It is important to note at this point that the rectangular solid shape of each component 28 is such that it may orient itself randomly in any one of the three positions as previously described. However there is, as experience has shown, a most likely orientation which will occur as a result of random vibratory motion. This most likely orientation is that illustrated in FIG. 4B and also as shown as received in the channel 27 in FIG. 6. This is why the rectangular channels 27 are configured with their specific width and height dimensions that match the most likely orientation for the chip components. Obviously, if the chip components had a tendency to orient themselves in a different fashion, the channels would be dimensioned and configured correspondingly.
It should also be noted though that the final orientation for these components, as they will be surface-mounted on the printed circuit boards, is the orientation of FIG. 4A. Since this is not the orientation of the chip components as they are loaded into the channels 27, a 90-degree turn must be introduced to these components at some point in its travel to end 61. This 90-degree turn takes place within roll-over insert 50 (as shown in FIG. 9). Components enter the twenty-five substantially parallel channels 57 of roll-over insert 50 in the orientation of FIG. 4B and leave in the orientation of FIG. 4A. The travel of one chip component is traced by broken line 57a.
What has been described as substantially parallel channels 57 of roll-over insert 50 are actually a side-by-side series of twenty-five spiral or helix grooves 57 which are identically shaped and contoured. The specific shape of each channel can be thought of as having a generally uniform spiral twist changing the component orientation by 90 degrees. The lateral cross-sectional shape of each channel of this group at any point along its length is generally rectangular. In order to help visualize this helix or spiral shape, it is helpful to think of each channel 57 of the roll-over insert 50 as beginning as a substantially straight, generally rectangular channel held horizontally at each end and then with one end remaining fixed, rotate the other end 90 degrees, still maintaining the horizontal configuration. As will be clear from that example, as the chip components exit the roll-over insert, they will be turned on their large flat side surface and thus the channels 60 which are provided in the thicker section 59 of plate 35 are wider than the channels 27 in plate 27a. It is insert 50 which provides the transition from channels 27 to channels 60. As the components are moved, still by vibratory action and by the pushing action of upstream components, the twenty-five channels 60 of section 59 provide row after row of twenty-five components laid on their larger flat side surface 29 which is the side required for both electrical testing and loading into the formed depressions in the plastic tape 24a.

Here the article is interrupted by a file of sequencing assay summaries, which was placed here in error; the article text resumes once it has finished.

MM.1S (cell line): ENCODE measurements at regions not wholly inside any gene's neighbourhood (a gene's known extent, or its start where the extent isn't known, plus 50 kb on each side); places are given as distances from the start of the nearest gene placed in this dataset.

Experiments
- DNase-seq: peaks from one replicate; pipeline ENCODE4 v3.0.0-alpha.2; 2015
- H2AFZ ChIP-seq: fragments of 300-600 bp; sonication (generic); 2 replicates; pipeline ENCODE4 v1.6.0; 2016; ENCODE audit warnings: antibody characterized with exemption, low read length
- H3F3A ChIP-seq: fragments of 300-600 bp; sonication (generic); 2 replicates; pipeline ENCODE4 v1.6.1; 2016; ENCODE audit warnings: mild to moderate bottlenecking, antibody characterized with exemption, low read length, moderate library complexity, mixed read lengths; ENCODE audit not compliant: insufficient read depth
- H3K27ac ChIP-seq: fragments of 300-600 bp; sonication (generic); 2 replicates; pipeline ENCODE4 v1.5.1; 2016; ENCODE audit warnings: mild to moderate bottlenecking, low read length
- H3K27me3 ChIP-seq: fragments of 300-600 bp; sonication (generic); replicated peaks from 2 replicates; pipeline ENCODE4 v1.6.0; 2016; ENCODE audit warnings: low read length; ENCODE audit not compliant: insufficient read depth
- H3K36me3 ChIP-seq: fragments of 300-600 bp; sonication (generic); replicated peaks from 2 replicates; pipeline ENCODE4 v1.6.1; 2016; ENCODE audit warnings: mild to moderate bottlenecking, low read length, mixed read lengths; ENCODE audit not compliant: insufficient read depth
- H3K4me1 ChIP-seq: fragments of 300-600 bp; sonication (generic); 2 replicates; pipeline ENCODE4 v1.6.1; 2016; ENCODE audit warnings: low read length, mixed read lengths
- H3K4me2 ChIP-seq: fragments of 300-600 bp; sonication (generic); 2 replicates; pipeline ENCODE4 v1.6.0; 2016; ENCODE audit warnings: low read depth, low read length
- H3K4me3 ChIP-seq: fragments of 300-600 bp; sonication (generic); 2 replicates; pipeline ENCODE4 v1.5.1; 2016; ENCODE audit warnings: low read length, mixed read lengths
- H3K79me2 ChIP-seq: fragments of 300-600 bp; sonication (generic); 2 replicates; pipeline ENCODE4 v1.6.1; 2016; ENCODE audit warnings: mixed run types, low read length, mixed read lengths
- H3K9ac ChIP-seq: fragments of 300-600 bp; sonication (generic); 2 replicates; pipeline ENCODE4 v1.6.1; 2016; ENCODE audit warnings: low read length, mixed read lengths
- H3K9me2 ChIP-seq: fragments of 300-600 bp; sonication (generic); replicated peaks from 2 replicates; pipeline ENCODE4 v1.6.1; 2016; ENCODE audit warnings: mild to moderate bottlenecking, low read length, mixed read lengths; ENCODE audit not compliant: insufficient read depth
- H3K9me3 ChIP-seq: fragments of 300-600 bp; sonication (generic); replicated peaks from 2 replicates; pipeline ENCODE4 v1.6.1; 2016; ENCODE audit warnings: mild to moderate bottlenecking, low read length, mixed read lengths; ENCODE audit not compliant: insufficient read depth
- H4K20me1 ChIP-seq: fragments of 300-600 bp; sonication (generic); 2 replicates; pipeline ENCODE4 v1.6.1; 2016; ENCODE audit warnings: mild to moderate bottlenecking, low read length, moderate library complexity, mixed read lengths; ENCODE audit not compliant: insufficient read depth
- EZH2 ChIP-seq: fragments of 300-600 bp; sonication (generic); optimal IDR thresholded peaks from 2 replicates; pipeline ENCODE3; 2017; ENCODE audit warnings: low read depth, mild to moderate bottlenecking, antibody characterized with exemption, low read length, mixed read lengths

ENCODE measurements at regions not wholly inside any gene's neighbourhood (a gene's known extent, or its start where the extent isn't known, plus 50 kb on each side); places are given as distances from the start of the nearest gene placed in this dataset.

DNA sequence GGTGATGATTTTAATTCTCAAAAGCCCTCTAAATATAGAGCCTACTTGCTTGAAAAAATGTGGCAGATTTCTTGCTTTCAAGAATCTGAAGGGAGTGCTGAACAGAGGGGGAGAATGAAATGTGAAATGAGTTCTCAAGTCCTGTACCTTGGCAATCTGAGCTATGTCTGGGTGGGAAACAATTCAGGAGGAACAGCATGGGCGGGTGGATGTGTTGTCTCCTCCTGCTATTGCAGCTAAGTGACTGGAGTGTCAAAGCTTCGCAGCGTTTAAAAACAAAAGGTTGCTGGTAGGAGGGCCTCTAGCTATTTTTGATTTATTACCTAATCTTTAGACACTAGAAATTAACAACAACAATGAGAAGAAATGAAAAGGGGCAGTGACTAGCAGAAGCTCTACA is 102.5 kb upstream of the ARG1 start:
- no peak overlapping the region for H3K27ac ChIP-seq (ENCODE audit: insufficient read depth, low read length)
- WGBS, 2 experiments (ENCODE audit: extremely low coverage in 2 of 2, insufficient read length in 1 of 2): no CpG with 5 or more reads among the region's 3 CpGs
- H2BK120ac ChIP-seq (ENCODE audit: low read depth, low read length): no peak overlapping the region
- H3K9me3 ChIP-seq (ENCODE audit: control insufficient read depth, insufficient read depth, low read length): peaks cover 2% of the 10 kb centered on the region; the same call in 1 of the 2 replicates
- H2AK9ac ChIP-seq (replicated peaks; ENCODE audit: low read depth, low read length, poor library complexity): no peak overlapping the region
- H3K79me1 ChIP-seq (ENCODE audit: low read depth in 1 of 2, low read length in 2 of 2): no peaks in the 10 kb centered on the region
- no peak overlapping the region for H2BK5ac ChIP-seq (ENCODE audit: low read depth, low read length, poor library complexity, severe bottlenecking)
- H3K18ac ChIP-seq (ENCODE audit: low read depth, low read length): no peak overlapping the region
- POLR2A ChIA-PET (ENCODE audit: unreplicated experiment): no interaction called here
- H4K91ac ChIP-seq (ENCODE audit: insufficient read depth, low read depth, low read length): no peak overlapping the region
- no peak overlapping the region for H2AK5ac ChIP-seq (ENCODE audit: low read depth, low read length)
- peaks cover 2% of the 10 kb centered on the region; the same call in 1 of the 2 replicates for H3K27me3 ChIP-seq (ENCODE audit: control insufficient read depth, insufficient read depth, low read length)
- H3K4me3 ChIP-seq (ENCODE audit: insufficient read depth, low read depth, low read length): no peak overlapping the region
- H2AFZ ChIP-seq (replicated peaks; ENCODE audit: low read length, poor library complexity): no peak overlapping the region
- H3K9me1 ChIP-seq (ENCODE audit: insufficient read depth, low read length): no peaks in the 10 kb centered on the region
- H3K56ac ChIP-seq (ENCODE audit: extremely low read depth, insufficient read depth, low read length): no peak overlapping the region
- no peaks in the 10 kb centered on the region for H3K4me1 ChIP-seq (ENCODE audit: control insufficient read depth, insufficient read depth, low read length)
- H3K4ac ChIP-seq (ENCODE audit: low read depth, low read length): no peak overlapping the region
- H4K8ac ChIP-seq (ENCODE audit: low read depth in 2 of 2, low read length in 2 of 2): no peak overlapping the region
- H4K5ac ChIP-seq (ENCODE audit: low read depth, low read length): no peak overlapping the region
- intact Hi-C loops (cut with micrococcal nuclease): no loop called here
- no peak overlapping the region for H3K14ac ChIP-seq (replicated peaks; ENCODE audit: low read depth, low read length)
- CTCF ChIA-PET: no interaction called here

At rotary index station 21 there are four positions and these are diagrammatically illustrated by the four rectangular blocks marked as reference numeral 33. These blocks are representative of the position of the vacuum pickup head as it moves from location to location carrying the twenty-five chip components. The starting point is position 63 where the components are lifted up out of the 25 channels 60.